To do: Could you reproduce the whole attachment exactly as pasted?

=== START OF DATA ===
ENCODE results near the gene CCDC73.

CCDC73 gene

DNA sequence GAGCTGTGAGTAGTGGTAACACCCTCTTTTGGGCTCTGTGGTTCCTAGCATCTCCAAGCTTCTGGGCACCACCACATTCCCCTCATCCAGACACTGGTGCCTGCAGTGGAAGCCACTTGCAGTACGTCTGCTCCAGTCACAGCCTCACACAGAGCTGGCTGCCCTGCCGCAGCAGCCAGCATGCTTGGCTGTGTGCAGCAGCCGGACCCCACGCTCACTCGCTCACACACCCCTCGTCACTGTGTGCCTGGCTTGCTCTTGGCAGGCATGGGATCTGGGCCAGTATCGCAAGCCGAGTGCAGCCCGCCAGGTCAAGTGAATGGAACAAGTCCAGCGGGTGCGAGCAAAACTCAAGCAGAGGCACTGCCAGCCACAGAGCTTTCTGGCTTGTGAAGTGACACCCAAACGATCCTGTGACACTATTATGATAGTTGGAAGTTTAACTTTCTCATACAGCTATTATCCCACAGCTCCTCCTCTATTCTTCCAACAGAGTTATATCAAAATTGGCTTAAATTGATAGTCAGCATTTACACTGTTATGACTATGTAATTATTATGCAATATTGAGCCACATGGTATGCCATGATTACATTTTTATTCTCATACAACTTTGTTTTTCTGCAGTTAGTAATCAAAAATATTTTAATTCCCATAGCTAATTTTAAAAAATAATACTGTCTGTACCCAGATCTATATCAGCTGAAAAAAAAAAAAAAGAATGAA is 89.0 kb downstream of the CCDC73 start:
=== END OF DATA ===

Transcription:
ENCODE results near the gene CCDC73.

CCDC73 gene

DNA sequence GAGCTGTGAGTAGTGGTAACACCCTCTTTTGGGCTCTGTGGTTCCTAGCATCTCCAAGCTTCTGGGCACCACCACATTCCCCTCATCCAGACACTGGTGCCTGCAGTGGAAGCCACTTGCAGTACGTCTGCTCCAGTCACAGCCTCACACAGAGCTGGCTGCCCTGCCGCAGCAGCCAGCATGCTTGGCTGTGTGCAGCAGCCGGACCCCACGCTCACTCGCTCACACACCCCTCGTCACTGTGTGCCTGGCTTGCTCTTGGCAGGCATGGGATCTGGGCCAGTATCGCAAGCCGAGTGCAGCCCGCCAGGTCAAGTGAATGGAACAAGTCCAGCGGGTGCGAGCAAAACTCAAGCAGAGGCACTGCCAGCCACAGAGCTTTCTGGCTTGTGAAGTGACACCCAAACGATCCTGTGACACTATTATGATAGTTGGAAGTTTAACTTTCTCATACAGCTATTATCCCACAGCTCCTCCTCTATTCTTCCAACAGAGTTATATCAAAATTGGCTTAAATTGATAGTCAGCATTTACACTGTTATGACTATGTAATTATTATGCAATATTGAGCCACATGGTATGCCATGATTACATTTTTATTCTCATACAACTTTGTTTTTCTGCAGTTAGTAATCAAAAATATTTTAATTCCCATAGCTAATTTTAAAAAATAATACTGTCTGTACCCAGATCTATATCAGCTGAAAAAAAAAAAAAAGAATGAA is 89.0 kb downstream of the CCDC73 start: